Diego Palacios, country representative (India), United Nations Fund for Population Activities, talks about the new programme called Sathiya – a part of the centre’s Rashtriya Kishor Swasthya Karyakram
In a bid to educate the adolescent population of India – the largest in the world, the health ministry, in partnership with United Nations Population Fund (UNFPA), rolled out a nationwide programme in February, under which around 1.6 lakh boys and girls will work as peer educators in the country. The programme called Sathiya – a part of the centre’s Rashtriya Kishor Swasthya Karyakram (RKSK) – will enable educators to work with their peers on the community level and educate them about a number of topics including reproductive health, sexual health, hygiene and nutrition. The attempt by the government has been commended, especially, for its mature approach towards same-sex attraction, emphasis on the concept of consent, and a stand against gender stereotyping in the resource material for peer educators. UNFPA’s country representative Diego Palacios talks to Pranita Kulkarni about the programme and the issues related to the well-being of the adolescents.
What is the importance of a programme like RKSK in India?
It is a very important programme – a strategic decision for the country. India has the biggest adolescent population in the world, and if the country realises the full potential of these adolescents, in addition to empowering them, India will have the possibility of reaching sustainable development in the coming decades. The aim for India is to grow steadily. The need for human capital is immense, and the country would be on the right track if its demographic dividend is realised.
However, realising the demographic dividend is not automatic; investment in health, education, skilling is a must. Young people can utilise their full potential only if they’re healthy, educated and able to work. They need to have information about their reproductive health, sexual health, mental health, nutrition and several other important issues, when they’re growing up. With RKSK, we can use the leadership of young people at the community level to provoke social change.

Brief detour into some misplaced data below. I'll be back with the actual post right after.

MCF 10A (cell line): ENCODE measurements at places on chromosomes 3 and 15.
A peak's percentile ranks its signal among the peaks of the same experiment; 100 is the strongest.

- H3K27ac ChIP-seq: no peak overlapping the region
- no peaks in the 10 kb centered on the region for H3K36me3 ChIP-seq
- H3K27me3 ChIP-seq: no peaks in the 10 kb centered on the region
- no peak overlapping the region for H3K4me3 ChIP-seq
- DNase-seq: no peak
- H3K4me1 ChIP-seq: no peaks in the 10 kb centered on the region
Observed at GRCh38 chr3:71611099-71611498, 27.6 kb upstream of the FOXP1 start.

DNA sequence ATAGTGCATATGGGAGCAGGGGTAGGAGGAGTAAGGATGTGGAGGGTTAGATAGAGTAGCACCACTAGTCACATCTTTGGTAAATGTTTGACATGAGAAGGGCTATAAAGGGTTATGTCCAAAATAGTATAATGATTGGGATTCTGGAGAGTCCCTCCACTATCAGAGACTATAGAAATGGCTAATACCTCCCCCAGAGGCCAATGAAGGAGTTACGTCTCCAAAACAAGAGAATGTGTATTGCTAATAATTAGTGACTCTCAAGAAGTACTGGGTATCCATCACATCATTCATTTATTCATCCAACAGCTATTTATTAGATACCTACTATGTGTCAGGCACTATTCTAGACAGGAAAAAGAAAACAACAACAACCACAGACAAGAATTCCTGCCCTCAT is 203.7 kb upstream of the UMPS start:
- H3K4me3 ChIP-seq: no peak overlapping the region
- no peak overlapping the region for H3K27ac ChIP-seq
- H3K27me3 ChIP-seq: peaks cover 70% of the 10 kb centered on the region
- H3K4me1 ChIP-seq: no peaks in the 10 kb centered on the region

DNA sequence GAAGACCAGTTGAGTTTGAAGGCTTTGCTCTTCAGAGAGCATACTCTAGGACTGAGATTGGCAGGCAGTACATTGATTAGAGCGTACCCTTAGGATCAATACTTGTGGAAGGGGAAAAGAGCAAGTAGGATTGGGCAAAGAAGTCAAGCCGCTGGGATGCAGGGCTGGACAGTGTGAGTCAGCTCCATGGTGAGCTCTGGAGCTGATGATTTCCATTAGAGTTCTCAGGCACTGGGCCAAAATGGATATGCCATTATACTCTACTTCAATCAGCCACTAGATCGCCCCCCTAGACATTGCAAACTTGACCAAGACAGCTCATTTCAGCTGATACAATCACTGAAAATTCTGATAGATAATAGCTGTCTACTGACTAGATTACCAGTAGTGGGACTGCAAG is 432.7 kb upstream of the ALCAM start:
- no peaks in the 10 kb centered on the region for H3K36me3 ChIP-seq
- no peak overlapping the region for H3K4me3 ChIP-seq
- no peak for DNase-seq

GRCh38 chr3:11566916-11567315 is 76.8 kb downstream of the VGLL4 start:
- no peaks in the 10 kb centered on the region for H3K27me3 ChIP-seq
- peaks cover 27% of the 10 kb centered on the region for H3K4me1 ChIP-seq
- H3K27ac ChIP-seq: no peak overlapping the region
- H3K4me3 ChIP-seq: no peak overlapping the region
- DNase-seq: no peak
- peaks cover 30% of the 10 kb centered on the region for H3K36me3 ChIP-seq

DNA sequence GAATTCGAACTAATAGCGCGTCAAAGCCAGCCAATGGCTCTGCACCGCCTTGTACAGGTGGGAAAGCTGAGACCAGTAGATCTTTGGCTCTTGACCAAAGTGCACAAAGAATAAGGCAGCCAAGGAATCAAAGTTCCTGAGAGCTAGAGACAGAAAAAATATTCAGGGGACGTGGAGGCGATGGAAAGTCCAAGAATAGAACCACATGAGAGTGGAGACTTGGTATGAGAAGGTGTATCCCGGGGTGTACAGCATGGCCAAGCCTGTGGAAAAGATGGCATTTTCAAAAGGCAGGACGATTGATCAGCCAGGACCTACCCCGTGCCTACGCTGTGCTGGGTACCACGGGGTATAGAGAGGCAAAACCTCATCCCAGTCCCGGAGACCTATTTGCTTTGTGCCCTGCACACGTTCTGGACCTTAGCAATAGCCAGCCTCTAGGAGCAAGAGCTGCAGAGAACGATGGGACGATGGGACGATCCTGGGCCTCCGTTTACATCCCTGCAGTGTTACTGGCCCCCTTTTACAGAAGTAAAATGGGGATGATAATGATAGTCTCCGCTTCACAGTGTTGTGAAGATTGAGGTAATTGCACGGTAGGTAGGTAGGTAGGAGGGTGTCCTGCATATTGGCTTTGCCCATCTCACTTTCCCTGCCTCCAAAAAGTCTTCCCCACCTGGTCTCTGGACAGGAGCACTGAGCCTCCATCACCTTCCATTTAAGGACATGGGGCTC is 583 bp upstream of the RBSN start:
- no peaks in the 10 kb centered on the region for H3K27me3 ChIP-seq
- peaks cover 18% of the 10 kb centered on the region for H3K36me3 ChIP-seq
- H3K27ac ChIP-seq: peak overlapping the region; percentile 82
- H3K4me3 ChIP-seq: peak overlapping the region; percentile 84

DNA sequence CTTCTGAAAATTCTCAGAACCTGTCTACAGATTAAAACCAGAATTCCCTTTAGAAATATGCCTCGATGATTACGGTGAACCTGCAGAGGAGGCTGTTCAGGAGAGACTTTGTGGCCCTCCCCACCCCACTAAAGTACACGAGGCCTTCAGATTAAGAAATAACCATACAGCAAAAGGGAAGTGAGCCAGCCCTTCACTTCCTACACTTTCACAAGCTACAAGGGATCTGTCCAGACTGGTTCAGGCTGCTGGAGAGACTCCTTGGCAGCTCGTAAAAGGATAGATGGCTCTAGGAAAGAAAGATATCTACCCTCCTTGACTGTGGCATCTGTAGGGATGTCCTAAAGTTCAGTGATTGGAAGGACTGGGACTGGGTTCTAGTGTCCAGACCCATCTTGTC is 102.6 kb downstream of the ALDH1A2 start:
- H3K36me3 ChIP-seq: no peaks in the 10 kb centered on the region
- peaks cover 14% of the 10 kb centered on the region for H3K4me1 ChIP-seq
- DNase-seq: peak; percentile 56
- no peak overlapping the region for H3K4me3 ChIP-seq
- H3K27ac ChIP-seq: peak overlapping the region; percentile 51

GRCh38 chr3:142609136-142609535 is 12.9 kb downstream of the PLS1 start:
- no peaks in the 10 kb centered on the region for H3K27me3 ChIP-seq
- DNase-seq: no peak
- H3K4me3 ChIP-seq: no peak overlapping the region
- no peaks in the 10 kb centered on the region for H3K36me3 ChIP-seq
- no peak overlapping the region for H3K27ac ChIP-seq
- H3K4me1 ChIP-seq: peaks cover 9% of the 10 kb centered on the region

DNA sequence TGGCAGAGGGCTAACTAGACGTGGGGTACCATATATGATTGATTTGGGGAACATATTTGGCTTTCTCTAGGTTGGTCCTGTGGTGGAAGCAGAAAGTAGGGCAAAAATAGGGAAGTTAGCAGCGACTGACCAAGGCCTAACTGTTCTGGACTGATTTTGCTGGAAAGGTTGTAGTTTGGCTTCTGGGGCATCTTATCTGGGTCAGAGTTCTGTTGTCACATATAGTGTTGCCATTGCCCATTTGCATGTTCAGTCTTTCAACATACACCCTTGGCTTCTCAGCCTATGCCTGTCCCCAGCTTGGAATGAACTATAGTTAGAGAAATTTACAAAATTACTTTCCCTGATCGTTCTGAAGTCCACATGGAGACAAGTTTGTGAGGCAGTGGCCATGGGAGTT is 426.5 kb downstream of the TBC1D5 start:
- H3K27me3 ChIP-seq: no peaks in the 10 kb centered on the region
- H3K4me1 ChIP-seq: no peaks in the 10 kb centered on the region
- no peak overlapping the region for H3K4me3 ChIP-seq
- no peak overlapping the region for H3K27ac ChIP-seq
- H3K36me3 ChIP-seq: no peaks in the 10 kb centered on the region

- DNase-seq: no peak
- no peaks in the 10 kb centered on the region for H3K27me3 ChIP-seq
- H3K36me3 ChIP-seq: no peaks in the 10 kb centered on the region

Adolescents are exposed to a lot of information. The penetration of the internet, even in rural communities, is amazing. But sometimes, the information that they are getting from the internet is not the best information. It may not be scientific and evidence-based. It may not have the necessary sensibility and clarity. The RKSK kit, launched by the ministry of health, aims to bring that balance in, in terms of quality of information, that they’re anyway already getting.
Education of adolescents and young people will help them fight several social issues that are obstructing their empowerment. There is a need to intervene at different points to be able to break the cycle of social harms. And that’s where young people can help. When they’ve gone through a programme which gives them scientific and comprehensive information about all the relevant issues, and teaches them how to deal with them in a compassionate manner, they will be able to grow healthier and to interact with their parents and family with enhanced capacities.
How has the programme been conceptualised and designed?
The design of the RKSK’s peer educators strategy is very comprehensive. It has drawn attention from the global community, including a very recent publication of the WHO. Two crucial aspects of this programme are the peer educators and the community’s positive response. The peer educator strategy is being rolled out at community centres in phases. The plan is to have one counsellor at the sub-district level. This is the most important feature, which you will not see in other countries. There is an adolescent-friendly health centre (AFHC) in each community health centre. The RKSK programme has a provision to hire a counsellor for each AFHC who is trained systematically. And the peer educators – who’ll be working with fellow adolescents and young people – will be supported by the counsellor. Peer educators are also supposed to encourage peers to visit the counsellor, whenever necessary. You can’t expect a peer educator to have all the knowledge, and so to support their knowledge, the counsellors will play an important role. The community’s positive response is imperative for the success of the programme.
Can you tell us about the process of developing the resource material for peer educators? What constitutes it?